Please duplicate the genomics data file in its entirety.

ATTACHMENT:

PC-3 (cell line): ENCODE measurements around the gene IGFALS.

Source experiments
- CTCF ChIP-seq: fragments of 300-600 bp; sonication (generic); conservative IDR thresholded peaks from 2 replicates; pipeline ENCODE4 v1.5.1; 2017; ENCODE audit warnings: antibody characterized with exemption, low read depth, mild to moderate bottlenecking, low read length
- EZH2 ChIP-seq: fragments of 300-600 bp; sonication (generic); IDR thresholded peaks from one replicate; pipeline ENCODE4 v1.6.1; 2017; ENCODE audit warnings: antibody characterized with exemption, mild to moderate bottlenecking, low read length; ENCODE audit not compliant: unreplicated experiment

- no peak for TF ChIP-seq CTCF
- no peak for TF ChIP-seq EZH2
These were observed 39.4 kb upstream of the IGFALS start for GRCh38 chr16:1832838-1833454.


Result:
PC-3 (cell line): ENCODE measurements around the gene IGFALS.

Source experiments
- CTCF ChIP-seq: fragments of 300-600 bp; sonication (generic); conservative IDR thresholded peaks from 2 replicates; pipeline ENCODE4 v1.5.1; 2017; ENCODE audit warnings: antibody characterized with exemption, low read depth, mild to moderate bottlenecking, low read length
- EZH2 ChIP-seq: fragments of 300-600 bp; sonication (generic); IDR thresholded peaks from one replicate; pipeline ENCODE4 v1.6.1; 2017; ENCODE audit warnings: antibody characterized with exemption, mild to moderate bottlenecking, low read length; ENCODE audit not compliant: unreplicated experiment

- no peak for TF ChIP-seq CTCF
- no peak for TF ChIP-seq EZH2
These were observed 39.4 kb upstream of the IGFALS start for GRCh38 chr16:1832838-1833454.